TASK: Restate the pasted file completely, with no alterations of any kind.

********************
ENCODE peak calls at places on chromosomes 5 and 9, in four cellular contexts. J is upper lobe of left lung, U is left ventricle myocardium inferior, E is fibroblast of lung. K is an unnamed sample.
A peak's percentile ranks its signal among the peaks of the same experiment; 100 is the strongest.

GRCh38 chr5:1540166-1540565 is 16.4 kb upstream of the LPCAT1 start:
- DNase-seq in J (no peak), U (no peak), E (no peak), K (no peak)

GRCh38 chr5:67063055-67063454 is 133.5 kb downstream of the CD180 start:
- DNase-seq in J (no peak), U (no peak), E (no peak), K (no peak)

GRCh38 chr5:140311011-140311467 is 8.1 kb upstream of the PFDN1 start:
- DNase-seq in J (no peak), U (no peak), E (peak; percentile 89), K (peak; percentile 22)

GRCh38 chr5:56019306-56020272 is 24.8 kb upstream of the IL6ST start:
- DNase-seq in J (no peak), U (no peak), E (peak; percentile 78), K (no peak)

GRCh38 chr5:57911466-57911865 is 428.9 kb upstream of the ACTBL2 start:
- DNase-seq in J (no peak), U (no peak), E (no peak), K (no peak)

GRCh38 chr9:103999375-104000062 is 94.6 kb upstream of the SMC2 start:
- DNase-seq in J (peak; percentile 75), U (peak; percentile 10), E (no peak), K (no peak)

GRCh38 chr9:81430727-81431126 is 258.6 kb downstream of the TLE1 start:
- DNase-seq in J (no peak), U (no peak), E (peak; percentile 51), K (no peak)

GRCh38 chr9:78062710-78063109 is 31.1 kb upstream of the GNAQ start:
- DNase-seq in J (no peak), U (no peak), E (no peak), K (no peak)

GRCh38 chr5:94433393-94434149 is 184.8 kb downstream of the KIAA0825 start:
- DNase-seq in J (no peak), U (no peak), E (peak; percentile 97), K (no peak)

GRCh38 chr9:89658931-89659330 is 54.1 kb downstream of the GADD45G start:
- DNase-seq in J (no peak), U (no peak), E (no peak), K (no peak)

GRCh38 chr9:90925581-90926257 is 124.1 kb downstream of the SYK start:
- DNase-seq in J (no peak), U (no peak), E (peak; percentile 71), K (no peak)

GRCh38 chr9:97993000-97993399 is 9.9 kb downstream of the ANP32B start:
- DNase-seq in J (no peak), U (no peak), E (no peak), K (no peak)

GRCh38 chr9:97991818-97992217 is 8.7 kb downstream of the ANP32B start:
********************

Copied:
ENCODE peak calls at places on chromosomes 5 and 9, in four cellular contexts. J is upper lobe of left lung, U is left ventricle myocardium inferior, E is fibroblast of lung. K is an unnamed sample.
A peak's percentile ranks its signal among the peaks of the same experiment; 100 is the strongest.

GRCh38 chr5:1540166-1540565 is 16.4 kb upstream of the LPCAT1 start:
- DNase-seq in J (no peak), U (no peak), E (no peak), K (no peak)

GRCh38 chr5:67063055-67063454 is 133.5 kb downstream of the CD180 start:
- DNase-seq in J (no peak), U (no peak), E (no peak), K (no peak)

GRCh38 chr5:140311011-140311467 is 8.1 kb upstream of the PFDN1 start:
- DNase-seq in J (no peak), U (no peak), E (peak; percentile 89), K (peak; percentile 22)

GRCh38 chr5:56019306-56020272 is 24.8 kb upstream of the IL6ST start:
- DNase-seq in J (no peak), U (no peak), E (peak; percentile 78), K (no peak)

GRCh38 chr5:57911466-57911865 is 428.9 kb upstream of the ACTBL2 start:
- DNase-seq in J (no peak), U (no peak), E (no peak), K (no peak)

GRCh38 chr9:103999375-104000062 is 94.6 kb upstream of the SMC2 start:
- DNase-seq in J (peak; percentile 75), U (peak; percentile 10), E (no peak), K (no peak)

GRCh38 chr9:81430727-81431126 is 258.6 kb downstream of the TLE1 start:
- DNase-seq in J (no peak), U (no peak), E (peak; percentile 51), K (no peak)

GRCh38 chr9:78062710-78063109 is 31.1 kb upstream of the GNAQ start:
- DNase-seq in J (no peak), U (no peak), E (no peak), K (no peak)

GRCh38 chr5:94433393-94434149 is 184.8 kb downstream of the KIAA0825 start:
- DNase-seq in J (no peak), U (no peak), E (peak; percentile 97), K (no peak)

GRCh38 chr9:89658931-89659330 is 54.1 kb downstream of the GADD45G start:
- DNase-seq in J (no peak), U (no peak), E (no peak), K (no peak)

GRCh38 chr9:90925581-90926257 is 124.1 kb downstream of the SYK start:
- DNase-seq in J (no peak), U (no peak), E (peak; percentile 71), K (no peak)

GRCh38 chr9:97993000-97993399 is 9.9 kb downstream of the ANP32B start:
- DNase-seq in J (no peak), U (no peak), E (no peak), K (no peak)

GRCh38 chr9:97991818-97992217 is 8.7 kb downstream of the ANP32B start: